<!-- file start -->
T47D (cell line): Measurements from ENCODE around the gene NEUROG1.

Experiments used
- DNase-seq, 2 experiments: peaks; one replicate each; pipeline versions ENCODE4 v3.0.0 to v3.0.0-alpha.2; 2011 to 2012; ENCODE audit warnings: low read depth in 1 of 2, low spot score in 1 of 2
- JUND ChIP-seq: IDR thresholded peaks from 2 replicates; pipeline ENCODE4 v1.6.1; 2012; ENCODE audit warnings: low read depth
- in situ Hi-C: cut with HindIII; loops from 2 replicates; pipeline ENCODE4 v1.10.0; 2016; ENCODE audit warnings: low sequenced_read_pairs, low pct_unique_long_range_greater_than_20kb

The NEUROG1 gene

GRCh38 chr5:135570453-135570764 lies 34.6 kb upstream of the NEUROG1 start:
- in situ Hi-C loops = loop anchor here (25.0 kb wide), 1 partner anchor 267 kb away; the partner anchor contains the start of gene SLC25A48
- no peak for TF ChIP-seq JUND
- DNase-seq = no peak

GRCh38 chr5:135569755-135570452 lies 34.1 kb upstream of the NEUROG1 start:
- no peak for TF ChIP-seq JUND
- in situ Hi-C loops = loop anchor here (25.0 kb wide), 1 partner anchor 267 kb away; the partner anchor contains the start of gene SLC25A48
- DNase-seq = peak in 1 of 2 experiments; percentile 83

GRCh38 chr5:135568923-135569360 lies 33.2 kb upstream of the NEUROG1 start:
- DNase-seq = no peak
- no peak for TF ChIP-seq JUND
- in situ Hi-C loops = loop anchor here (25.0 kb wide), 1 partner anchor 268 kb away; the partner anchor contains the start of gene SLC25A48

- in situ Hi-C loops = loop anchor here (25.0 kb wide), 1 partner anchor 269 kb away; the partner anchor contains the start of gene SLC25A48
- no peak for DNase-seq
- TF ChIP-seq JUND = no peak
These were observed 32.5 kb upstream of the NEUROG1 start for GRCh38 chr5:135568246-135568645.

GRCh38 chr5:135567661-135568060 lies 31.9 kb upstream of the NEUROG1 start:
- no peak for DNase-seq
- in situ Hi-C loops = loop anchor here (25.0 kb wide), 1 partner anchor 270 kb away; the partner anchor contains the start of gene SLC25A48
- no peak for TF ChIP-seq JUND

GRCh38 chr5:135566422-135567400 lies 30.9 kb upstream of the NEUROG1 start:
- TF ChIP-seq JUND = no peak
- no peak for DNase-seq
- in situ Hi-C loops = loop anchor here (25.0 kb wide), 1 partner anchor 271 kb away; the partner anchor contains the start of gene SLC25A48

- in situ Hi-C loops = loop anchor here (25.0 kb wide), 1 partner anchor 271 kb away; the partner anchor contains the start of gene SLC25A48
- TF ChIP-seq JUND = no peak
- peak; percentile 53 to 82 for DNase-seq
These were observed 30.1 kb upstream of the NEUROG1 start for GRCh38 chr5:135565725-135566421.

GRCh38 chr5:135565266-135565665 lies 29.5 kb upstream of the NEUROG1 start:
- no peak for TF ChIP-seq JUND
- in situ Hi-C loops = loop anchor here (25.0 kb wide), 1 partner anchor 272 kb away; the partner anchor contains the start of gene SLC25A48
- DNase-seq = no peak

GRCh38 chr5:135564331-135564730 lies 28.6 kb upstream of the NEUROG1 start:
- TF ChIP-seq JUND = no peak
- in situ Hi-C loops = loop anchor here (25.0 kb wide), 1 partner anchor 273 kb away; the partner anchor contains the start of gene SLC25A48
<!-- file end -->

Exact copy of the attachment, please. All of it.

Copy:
T47D (cell line): Measurements from ENCODE around the gene NEUROG1.

Experiments used
- DNase-seq, 2 experiments: peaks; one replicate each; pipeline versions ENCODE4 v3.0.0 to v3.0.0-alpha.2; 2011 to 2012; ENCODE audit warnings: low read depth in 1 of 2, low spot score in 1 of 2
- JUND ChIP-seq: IDR thresholded peaks from 2 replicates; pipeline ENCODE4 v1.6.1; 2012; ENCODE audit warnings: low read depth
- in situ Hi-C: cut with HindIII; loops from 2 replicates; pipeline ENCODE4 v1.10.0; 2016; ENCODE audit warnings: low sequenced_read_pairs, low pct_unique_long_range_greater_than_20kb

The NEUROG1 gene

GRCh38 chr5:135570453-135570764 lies 34.6 kb upstream of the NEUROG1 start:
- in situ Hi-C loops = loop anchor here (25.0 kb wide), 1 partner anchor 267 kb away; the partner anchor contains the start of gene SLC25A48
- no peak for TF ChIP-seq JUND
- DNase-seq = no peak

GRCh38 chr5:135569755-135570452 lies 34.1 kb upstream of the NEUROG1 start:
- no peak for TF ChIP-seq JUND
- in situ Hi-C loops = loop anchor here (25.0 kb wide), 1 partner anchor 267 kb away; the partner anchor contains the start of gene SLC25A48
- DNase-seq = peak in 1 of 2 experiments; percentile 83

GRCh38 chr5:135568923-135569360 lies 33.2 kb upstream of the NEUROG1 start:
- DNase-seq = no peak
- no peak for TF ChIP-seq JUND
- in situ Hi-C loops = loop anchor here (25.0 kb wide), 1 partner anchor 268 kb away; the partner anchor contains the start of gene SLC25A48

- in situ Hi-C loops = loop anchor here (25.0 kb wide), 1 partner anchor 269 kb away; the partner anchor contains the start of gene SLC25A48
- no peak for DNase-seq
- TF ChIP-seq JUND = no peak
These were observed 32.5 kb upstream of the NEUROG1 start for GRCh38 chr5:135568246-135568645.

GRCh38 chr5:135567661-135568060 lies 31.9 kb upstream of the NEUROG1 start:
- no peak for DNase-seq
- in situ Hi-C loops = loop anchor here (25.0 kb wide), 1 partner anchor 270 kb away; the partner anchor contains the start of gene SLC25A48
- no peak for TF ChIP-seq JUND

GRCh38 chr5:135566422-135567400 lies 30.9 kb upstream of the NEUROG1 start:
- TF ChIP-seq JUND = no peak
- no peak for DNase-seq
- in situ Hi-C loops = loop anchor here (25.0 kb wide), 1 partner anchor 271 kb away; the partner anchor contains the start of gene SLC25A48

- in situ Hi-C loops = loop anchor here (25.0 kb wide), 1 partner anchor 271 kb away; the partner anchor contains the start of gene SLC25A48
- TF ChIP-seq JUND = no peak
- peak; percentile 53 to 82 for DNase-seq
These were observed 30.1 kb upstream of the NEUROG1 start for GRCh38 chr5:135565725-135566421.

GRCh38 chr5:135565266-135565665 lies 29.5 kb upstream of the NEUROG1 start:
- no peak for TF ChIP-seq JUND
- in situ Hi-C loops = loop anchor here (25.0 kb wide), 1 partner anchor 272 kb away; the partner anchor contains the start of gene SLC25A48
- DNase-seq = no peak

GRCh38 chr5:135564331-135564730 lies 28.6 kb upstream of the NEUROG1 start:
- TF ChIP-seq JUND = no peak
- in situ Hi-C loops = loop anchor here (25.0 kb wide), 1 partner anchor 273 kb away; the partner anchor contains the start of gene SLC25A48